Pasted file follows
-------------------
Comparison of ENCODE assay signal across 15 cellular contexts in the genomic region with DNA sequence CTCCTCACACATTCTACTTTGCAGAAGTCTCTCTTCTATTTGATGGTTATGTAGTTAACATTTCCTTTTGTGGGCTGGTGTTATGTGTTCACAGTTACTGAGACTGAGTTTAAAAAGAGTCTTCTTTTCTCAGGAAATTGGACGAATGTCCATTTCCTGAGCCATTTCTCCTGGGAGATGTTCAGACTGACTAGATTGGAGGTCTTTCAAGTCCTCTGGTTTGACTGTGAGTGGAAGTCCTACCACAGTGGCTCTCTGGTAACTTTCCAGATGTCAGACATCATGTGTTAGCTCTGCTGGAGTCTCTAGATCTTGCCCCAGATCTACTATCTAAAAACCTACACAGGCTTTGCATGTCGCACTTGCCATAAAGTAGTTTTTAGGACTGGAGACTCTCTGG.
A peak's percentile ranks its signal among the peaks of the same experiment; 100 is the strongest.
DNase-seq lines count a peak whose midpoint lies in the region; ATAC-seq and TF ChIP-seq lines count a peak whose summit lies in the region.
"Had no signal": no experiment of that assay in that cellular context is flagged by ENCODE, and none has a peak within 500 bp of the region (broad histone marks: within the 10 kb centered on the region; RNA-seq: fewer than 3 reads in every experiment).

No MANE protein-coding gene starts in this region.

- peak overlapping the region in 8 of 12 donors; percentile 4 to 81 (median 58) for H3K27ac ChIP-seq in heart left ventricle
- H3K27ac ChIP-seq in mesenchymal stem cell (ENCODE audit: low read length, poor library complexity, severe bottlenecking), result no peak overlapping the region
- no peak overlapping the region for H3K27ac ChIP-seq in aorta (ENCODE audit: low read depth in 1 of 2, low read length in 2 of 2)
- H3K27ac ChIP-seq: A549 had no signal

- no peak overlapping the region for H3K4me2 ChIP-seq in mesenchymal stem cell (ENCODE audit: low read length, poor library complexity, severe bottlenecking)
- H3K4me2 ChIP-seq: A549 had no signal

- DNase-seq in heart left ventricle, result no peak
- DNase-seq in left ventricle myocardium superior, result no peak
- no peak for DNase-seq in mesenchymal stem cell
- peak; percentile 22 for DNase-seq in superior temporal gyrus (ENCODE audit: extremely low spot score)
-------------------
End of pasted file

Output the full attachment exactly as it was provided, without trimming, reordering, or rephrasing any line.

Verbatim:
Comparison of ENCODE assay signal across 15 cellular contexts in the genomic region with DNA sequence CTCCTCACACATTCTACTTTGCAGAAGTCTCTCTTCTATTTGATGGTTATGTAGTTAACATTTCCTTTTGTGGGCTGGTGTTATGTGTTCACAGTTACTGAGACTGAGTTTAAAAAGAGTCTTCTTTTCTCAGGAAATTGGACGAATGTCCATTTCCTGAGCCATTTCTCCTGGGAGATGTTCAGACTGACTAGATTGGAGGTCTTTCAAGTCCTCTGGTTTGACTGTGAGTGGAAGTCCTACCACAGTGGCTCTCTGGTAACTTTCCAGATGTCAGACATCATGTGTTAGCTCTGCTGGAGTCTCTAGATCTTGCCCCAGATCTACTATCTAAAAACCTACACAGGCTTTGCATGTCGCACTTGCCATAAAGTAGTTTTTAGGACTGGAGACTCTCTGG.
A peak's percentile ranks its signal among the peaks of the same experiment; 100 is the strongest.
DNase-seq lines count a peak whose midpoint lies in the region; ATAC-seq and TF ChIP-seq lines count a peak whose summit lies in the region.
"Had no signal": no experiment of that assay in that cellular context is flagged by ENCODE, and none has a peak within 500 bp of the region (broad histone marks: within the 10 kb centered on the region; RNA-seq: fewer than 3 reads in every experiment).

No MANE protein-coding gene starts in this region.

- peak overlapping the region in 8 of 12 donors; percentile 4 to 81 (median 58) for H3K27ac ChIP-seq in heart left ventricle
- H3K27ac ChIP-seq in mesenchymal stem cell (ENCODE audit: low read length, poor library complexity, severe bottlenecking), result no peak overlapping the region
- no peak overlapping the region for H3K27ac ChIP-seq in aorta (ENCODE audit: low read depth in 1 of 2, low read length in 2 of 2)
- H3K27ac ChIP-seq: A549 had no signal

- no peak overlapping the region for H3K4me2 ChIP-seq in mesenchymal stem cell (ENCODE audit: low read length, poor library complexity, severe bottlenecking)
- H3K4me2 ChIP-seq: A549 had no signal

- DNase-seq in heart left ventricle, result no peak
- DNase-seq in left ventricle myocardium superior, result no peak
- no peak for DNase-seq in mesenchymal stem cell
- peak; percentile 22 for DNase-seq in superior temporal gyrus (ENCODE audit: extremely low spot score)